In fact trade groups may be incensed, Robert says, for getting the earlier false signal. "The sideshow got a number of firms to take their foot off the gas." See: Using DOL as cover, Bank of America cuts the Merrill Lynch bull as it adds a robo, stops paying brokers to stick around and kicks John Thiel upstairs

Though the elimination of the 180-day delay could be viewed as a positive sign for fiduciary rule advocates, it could also portend something more sinister.  "Maybe they wanted a longer delay," Wagner says.

Low bar

Indeed, the language in the final draft suggests a very anti-rule stance, Roberts says. It recommends a study, which is ludicrous considering that the rule already got delayed 18 months for further study once before to see whether it might be a net negative. See: DOL rule will be undone, in a cruel twist, by the Department of Labor -- essentially by a Trump order to cut red tape by staying the Texas court case.

But the executive order offers a very low bar for what might be construed as negative by DOL. The EO says it could be disqualifying were the rule to spawn more litigation -- and nobody questions that the rule will absolutely encourage more lawsuits. In fact litigation is the primary means by which it may be enforced. See: Why SIFMA & Co.'s trip to a friendly North Texas court to upend the DOL rule looks more like its Alamo.

"That's a slam dunk that there's going to be more litigation," Roberts says. "Maybe it's an absolute slam dunk and the new 'DOL 'study' takes 10 minutes and not 10 months."

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Share your thoughts and opinions with the author or other readers.

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Teresa Vollenweder said:

February 4, 2017 — 1:16 AM UTC

Thank you, Brooke, for keeping us informed. I would like to talk to you about what some of the brokerages are doing to skirt the DOL COI rule. It's very sneaky.
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Teresa Vollenweder said:

February 4, 2017 — 10:53 PM UTC

The sooner the litigation in public courts begins the better for us muppet investors!!! Let the litigation begin now!
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TERESA VOLLENWEIDER said:

February 4, 2017 — 10:56 PM UTC

Will all the brokerages and insurance companies have to admit that what they have been calling financial advisors have all along been nothing more than sales reps? Will they finally have to admit The Big Con that they have been using to screw us muppets while they have had us on a rape drug?
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Elmer Rich III said:

February 5, 2017 — 7:51 PM UTC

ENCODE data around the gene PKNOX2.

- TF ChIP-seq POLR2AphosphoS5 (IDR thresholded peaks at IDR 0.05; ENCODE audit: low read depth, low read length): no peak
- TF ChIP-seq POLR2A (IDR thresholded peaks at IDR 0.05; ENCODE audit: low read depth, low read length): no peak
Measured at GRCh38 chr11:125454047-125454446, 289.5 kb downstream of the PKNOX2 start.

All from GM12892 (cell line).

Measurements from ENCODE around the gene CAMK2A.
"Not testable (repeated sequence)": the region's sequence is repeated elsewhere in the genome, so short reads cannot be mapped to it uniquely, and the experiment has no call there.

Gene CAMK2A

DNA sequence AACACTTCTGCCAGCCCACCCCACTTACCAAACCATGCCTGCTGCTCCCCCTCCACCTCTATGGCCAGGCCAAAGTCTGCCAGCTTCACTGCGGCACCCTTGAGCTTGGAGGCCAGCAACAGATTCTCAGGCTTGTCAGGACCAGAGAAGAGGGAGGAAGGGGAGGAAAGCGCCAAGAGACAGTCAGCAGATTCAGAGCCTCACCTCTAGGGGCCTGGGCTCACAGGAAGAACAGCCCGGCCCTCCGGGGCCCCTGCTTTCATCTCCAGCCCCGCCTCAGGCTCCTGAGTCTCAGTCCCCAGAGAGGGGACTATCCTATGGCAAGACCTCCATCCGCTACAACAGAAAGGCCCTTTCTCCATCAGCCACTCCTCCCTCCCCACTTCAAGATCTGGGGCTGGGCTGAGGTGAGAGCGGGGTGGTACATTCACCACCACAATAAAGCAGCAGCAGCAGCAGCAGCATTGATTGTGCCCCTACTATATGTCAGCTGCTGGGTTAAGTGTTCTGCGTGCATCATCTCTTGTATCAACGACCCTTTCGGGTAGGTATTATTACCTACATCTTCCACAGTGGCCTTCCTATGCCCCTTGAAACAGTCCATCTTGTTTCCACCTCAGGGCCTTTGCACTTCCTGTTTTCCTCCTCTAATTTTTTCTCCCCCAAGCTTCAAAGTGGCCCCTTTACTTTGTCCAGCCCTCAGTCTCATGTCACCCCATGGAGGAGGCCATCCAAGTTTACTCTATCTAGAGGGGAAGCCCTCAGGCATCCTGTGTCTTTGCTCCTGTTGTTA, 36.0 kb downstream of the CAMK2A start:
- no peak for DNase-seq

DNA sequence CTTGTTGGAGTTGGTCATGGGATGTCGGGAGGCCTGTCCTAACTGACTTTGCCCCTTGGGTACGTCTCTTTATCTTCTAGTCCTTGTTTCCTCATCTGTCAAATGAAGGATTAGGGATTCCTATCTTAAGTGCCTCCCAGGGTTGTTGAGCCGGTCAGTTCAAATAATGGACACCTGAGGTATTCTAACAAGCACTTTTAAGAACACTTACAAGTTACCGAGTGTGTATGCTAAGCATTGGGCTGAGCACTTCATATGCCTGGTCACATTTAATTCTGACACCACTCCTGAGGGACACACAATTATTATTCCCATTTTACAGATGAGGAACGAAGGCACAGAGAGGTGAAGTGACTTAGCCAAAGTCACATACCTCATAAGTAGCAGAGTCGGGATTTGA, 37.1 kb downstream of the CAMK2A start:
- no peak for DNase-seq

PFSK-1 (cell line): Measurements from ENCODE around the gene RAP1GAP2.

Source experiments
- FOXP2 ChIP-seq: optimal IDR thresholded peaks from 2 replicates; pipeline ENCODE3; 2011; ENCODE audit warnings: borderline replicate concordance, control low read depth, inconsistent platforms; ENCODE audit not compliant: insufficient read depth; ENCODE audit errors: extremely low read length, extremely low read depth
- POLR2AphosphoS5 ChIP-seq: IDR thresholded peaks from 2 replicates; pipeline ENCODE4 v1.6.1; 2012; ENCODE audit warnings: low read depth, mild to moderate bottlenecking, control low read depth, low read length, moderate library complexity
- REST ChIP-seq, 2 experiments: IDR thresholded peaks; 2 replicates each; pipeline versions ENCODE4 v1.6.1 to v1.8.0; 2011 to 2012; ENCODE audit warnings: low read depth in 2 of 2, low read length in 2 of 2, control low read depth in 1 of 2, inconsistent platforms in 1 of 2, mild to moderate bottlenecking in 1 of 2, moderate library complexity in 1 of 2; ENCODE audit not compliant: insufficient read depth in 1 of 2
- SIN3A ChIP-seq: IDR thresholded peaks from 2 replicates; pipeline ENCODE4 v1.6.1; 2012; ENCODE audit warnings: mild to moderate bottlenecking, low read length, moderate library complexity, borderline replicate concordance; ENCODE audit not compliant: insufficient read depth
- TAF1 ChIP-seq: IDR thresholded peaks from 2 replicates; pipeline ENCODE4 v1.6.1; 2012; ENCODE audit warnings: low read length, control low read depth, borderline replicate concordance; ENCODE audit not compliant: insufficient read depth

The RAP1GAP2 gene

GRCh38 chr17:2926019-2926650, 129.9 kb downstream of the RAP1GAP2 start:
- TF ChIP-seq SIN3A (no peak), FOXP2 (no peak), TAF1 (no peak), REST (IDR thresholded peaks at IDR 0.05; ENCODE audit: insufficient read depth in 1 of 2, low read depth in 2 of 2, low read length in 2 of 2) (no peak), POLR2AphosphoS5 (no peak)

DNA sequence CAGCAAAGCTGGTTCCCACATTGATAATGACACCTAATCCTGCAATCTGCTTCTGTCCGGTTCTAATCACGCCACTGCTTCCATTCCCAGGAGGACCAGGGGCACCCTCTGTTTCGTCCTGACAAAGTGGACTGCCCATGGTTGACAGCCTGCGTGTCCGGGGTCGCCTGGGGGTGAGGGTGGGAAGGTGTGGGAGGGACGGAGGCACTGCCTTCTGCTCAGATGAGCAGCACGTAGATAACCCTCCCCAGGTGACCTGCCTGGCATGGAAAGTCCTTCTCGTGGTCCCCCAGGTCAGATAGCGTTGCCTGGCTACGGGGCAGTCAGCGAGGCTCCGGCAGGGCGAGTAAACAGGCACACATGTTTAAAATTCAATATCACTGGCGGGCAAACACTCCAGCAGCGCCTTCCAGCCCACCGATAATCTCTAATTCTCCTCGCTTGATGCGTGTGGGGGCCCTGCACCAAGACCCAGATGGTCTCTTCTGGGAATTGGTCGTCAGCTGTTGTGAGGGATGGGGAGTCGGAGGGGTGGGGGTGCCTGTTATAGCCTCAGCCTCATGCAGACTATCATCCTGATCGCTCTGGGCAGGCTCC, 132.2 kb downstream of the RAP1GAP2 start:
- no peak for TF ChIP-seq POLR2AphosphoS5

We can predict an increase in fear, uncertainty and doubt among all investors and industry leadership which may cause a slowing of business and investing for the industry. Too bad.
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Andy Martin said:

February 9, 2017 — 9:32 PM UTC

Hilarious that when Warren gasps: "attempt to rip billions of dollars of retirement savings from the pockets of hardworking Americans and put straight into the hands of giant financial institutions" that the supporters she lauds: Betterment, XY Planning and Personal Capital, will be the new beneficiaries of those $billions. What a bunch of rubes.
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TERESA VOLLENWEIDER said:

February 9, 2017 — 9:49 PM UTC

Well, Andy Martin, if those that she mentioned--Betterment, XY Planning and Personal Capital are actually providing a truly-in-the-client's-best-interest service, i.e., real advice, then they will EARN that money instead of just COLLECT it for being professional con artists and disguising sales pitches as advice. People want REAL financial advisors; they do NOT want brokers aka sales reps aka product peddlers aka product pushers that masquerade as financial adviso(e)rs. Do you get that?
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Andy Martin said:

February 9, 2017 — 9:59 PM UTC

Yes, I do get that in as much as I have been in the industry for 30 years. Read FINRA Rule 2111 and Regulatory Notice 11-02. There you will find that Registered Reps have always acted under the "best interest" standard.
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TERESA VOLLENWEIDER said:

February 9, 2017 — 10:07 PM UTC

Hang on, Andy Martin, while I clean my barf off of my laptop computer. Just how many definitions are there for "best interest" and whose best interest--the client's or the product pusher's and his/her firm's? Are we playing games with words? Your industry is so good at that. I mean, geez, consider how many terms there are for a commission-based account--non-managed, retail, brokerage, non-fee based...do you have any more? Just don't call it commission-based to your clients, right? That might cause the client to start asking questions, and client questions are the enemy, right? You have to direct/control the conversation, right?